Mobile card payment company Square has just updated the career page on its site. In an attempt to create an appealing section where interested applicants can go to be recruited, the company has made it much more experiential than it was before. This is all in conjunction with CEO and co-founder Jack Dorsey’s intent to bring on board 1,000 new people by the end of 2013.
Just last week, Square announced that it would be relocating its corporate offices to the Mid-Market neighborhood of San Francisco by the middle of 2013. Now with 400 employees, the company has been making the news lately and now with Dorsey no longer managing operations at his other startup, Twitter, he will most likely dedicate more time focused on accelerating the growth of Square.
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That being said, the goal is for 1,000 new employees over the next 14 months and one way to attract new talent is to show them that Square is the best place for you to work at.
But first things first, let’s take a look at the old version of the company’s jobs section. It was a pretty simple site that followed suit of the well-recognized card readers. It displayed the available jobs and even had a “why should you work here?” video on the page. You got the information you needed and moved on.
When you go to Square’s jobs section now, you’re going to see much more than just the above. It’s about presenting an experience and Square wants to let engineers and designers know that you can make things happen at this company.
The first thing that you’ll see is the standard “work here” video, but this in-house produced video has been done to apparently show applicants that Square is a “change the world” company. After that, you can get the general idea of the three types of positions that the startup is looking for: creative, engineering, and business — each one will reveal specific information custom for those roles.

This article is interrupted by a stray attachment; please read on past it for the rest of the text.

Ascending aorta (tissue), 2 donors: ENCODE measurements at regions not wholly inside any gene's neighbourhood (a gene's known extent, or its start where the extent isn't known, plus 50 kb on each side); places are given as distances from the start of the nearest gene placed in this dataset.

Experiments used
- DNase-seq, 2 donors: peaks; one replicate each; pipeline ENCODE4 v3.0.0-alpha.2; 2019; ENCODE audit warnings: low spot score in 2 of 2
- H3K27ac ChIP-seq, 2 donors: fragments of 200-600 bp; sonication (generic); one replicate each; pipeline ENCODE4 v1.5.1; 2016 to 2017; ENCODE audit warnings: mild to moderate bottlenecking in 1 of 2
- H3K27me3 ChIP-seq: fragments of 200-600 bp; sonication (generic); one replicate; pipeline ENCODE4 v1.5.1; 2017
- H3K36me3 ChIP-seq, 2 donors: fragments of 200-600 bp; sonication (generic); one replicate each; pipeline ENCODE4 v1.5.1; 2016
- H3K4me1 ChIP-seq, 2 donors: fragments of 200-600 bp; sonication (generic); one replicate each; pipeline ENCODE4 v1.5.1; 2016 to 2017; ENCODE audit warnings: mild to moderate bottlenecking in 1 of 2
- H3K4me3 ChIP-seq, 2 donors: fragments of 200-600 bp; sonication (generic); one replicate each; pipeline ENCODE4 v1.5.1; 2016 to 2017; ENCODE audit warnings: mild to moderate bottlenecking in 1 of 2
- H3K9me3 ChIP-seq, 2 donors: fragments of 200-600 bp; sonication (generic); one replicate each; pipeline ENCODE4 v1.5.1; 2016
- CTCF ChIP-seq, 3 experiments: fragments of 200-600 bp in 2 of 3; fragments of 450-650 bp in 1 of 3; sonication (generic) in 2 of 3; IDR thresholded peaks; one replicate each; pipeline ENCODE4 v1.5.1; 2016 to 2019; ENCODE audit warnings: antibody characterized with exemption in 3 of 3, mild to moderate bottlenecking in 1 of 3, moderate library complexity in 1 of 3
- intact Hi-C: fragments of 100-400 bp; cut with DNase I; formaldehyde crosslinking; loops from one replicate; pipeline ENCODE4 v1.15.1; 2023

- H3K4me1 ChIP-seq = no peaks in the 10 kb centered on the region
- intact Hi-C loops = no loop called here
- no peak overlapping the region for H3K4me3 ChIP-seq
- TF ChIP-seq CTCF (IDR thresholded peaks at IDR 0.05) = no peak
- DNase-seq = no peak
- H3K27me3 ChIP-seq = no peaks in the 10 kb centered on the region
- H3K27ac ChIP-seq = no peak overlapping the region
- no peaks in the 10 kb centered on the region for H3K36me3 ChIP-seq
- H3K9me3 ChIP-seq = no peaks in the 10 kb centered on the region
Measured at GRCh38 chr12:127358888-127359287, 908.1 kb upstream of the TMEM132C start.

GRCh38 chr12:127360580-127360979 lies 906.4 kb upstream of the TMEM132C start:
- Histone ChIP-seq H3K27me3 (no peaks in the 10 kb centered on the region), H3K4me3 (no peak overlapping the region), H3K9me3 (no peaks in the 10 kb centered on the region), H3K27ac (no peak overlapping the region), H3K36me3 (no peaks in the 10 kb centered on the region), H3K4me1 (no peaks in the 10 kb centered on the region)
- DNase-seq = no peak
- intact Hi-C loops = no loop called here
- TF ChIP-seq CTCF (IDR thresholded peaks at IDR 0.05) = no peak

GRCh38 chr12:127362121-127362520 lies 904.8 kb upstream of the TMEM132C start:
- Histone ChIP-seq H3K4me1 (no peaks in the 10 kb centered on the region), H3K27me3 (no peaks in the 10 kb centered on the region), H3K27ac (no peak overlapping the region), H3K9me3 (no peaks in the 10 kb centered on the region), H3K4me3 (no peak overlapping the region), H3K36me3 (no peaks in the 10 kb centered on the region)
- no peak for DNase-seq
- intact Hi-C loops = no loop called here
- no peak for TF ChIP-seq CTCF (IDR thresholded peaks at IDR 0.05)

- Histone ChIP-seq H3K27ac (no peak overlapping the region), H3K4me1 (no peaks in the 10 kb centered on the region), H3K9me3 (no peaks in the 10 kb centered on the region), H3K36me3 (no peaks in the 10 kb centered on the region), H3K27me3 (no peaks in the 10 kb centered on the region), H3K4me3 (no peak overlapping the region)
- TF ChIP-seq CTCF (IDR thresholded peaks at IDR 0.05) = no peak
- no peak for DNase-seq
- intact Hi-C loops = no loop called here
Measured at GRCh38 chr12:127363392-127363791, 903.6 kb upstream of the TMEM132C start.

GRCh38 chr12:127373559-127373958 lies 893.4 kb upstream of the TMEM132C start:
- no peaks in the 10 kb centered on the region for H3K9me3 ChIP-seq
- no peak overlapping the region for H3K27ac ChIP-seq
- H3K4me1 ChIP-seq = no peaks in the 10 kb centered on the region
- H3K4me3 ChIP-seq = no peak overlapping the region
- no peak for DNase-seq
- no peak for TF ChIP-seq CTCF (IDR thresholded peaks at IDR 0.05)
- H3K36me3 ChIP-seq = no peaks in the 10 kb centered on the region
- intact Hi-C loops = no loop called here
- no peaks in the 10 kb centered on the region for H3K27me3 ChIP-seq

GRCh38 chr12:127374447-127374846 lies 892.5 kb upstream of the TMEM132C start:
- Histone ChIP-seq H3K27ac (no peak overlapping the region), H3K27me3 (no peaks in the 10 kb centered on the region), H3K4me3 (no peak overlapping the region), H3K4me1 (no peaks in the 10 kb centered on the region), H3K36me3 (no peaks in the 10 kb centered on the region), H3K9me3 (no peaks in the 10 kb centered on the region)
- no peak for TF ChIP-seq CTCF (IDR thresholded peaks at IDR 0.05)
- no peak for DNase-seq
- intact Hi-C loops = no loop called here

Of course you have to display the benefits of working at Square, right? So after you read into the company’s story and why it does what it does, you can go straight into finding out that the company gives three meals catered on site, apparently gives employees great health insurance, professional development, vacation, retirement, oh, and equity.
To top off Square’s career experience, the site includes some photos of the office so potential applicants will feel like they are almost there ready to “build a special company”.
Everything about Square is about presentation. From the way the card readers are designed to the way the office is arranged and even to the style of the career section, there’s a simple, yet elegant and technical design to it. While the previous version had a list of available positions, it looks like the company found a simpler way to tell potential applicants exactly what it’s looking for. But each section is completely different and tailored towards that profession.
What this means is that if you look at the creative positions at Square, you will see that the page was designed with great aesthetics so that creative folks will find it worth investigating. The same goes for developers and also those seeking business-related positions. It’s all about building the right experience to bring on the right people.
Square’s Vice-President of People, Jude Komuves says that the redesigned section was done with the careful consideration of the audience: “At Square, we put a tremendous amount of thought into everything we do, from our products and customer experience, to our people and culture. Our beautiful new careers page reflects who we are — innovative, collaborative, with an eye for details — and hopefully gives future team members real insight into what it’s like to work at Square.”
It’s apparent that in Silicon Valley, there’s definitely a huge need for specific types of talent, but a limited supply available to companies. In order to attract the best, companies are now pulling out all the stops when it comes to recruiting, and that usually starts with the company’s website. Let’s face it, there’s most likely a chance that a decision to apply is made simply by viewing a company’s website and if the job section isn’t compelling enough, companies risk losing out.
Photo credit: Square